Stories have always been central to Hennessey’s life. Born on a small Swedish island called Gotland in the Baltic Sea, as a child she moved with her Swedish mother and British father to the Cotswolds. The Shire from the Lord of the Rings isn’t too far off from the backdrop of her childhood. Her parents read to her at bedtime, and they would make up stories together with Hennessey. Summers were spent with her grandparents in Sweden. Her Mormor (maternal grandmother) was a brilliant and funny storyteller. It was in Sweden that she was introduced to the Troll; “This curious, hairy creature was such a part of the landscape” to Hennessey who could sense it “lurking in the forest shadows, disguised as a mossy boulder, watching as my Mormor and I picked mushrooms and berries.” Her mother used to sing a lullaby to her and her siblings about a mother troll who ties together her children’s tails when she puts them to bed. She says, “It’s strange and beautiful at the same time. I now sing it for my son.”
Hennessey first encountered performance storytelling in 2011 when she was studying Drama and Theatre Studies at the University of Kent. Opting for a module in Storytelling, she was taught by the storyteller Dr Vayu Naidu who began her course by telling a story. Hennessey says, “I was blown away. With just words and subtle gesture, Vayu conjured up a whole world. It was absolutely magic.” Under Vayu’s tutelage, Hennessey, who had just returned from a stint of volunteer work in Nepal, immersed herself in stories from the subcontinent as well as from Scandinavia. The gods and goddesses she had grown familiar with at shrines and temples she was re-acquainted with in stories.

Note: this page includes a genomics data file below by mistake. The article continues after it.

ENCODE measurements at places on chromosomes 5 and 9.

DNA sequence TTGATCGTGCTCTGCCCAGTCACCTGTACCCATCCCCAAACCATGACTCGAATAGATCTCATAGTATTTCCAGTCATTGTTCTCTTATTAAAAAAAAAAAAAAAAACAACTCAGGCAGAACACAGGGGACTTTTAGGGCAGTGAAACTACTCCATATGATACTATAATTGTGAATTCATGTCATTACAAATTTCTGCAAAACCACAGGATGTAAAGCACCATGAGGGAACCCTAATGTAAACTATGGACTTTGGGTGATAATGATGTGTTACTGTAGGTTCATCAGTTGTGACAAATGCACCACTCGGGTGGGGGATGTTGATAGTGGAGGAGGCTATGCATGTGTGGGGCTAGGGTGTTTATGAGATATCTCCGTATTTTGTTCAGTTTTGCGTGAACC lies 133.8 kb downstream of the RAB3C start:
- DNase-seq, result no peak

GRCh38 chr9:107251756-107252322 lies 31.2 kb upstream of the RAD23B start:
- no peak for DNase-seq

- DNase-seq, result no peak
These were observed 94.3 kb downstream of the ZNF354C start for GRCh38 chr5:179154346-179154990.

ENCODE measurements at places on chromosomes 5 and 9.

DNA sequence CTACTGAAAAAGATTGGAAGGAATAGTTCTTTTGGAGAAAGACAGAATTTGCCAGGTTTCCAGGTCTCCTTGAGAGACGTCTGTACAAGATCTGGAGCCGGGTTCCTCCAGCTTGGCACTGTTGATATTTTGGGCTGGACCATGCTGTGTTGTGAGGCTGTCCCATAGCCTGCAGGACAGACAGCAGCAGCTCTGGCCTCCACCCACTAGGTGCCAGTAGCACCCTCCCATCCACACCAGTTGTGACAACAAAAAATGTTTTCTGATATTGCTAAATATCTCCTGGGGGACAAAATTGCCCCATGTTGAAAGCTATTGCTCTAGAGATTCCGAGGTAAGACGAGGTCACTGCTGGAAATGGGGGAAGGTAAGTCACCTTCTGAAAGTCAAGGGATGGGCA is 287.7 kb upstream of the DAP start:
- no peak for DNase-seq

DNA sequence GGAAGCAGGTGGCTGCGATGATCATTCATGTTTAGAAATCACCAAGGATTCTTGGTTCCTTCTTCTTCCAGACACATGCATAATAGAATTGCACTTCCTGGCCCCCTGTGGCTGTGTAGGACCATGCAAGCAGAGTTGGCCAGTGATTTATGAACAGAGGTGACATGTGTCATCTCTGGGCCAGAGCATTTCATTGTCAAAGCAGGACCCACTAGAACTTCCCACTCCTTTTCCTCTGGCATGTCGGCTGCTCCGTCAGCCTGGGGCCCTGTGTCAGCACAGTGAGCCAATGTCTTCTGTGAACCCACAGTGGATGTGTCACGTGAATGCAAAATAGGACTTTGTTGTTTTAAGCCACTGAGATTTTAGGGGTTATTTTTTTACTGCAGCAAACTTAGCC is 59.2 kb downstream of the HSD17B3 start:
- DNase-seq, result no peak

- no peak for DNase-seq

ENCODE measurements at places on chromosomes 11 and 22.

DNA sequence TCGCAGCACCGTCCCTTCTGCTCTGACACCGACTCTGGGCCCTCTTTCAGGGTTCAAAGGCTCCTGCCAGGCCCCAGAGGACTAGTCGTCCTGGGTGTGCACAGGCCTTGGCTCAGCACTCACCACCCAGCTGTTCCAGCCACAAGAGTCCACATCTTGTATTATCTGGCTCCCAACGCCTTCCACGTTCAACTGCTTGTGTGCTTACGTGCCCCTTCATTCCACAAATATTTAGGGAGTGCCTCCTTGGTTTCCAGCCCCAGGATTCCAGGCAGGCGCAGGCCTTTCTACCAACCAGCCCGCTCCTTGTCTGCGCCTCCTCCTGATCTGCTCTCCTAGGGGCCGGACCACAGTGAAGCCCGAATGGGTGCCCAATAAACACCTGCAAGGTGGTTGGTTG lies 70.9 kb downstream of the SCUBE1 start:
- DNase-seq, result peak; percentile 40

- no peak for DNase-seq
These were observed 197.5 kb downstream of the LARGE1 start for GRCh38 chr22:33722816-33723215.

The stage was a humbling platform on which to learn. With Vayu’s guidance, a small group began to perform stories, often as an ensemble, to audiences in schools, local farmers’ markets, refugee centers and festivals. “It’s a difficult craft,” Hennessey says, “and this was about being thrown in the deep end and having to learn to swim quickly! I think stand-up comedians have to go through the same thing—sometimes flopping terribly but getting back up and trying again and again, and finally beginning to learn what works and what doesn’t.” She credits Vayu with helping her find her own storytelling voice and telling stories she personally loves.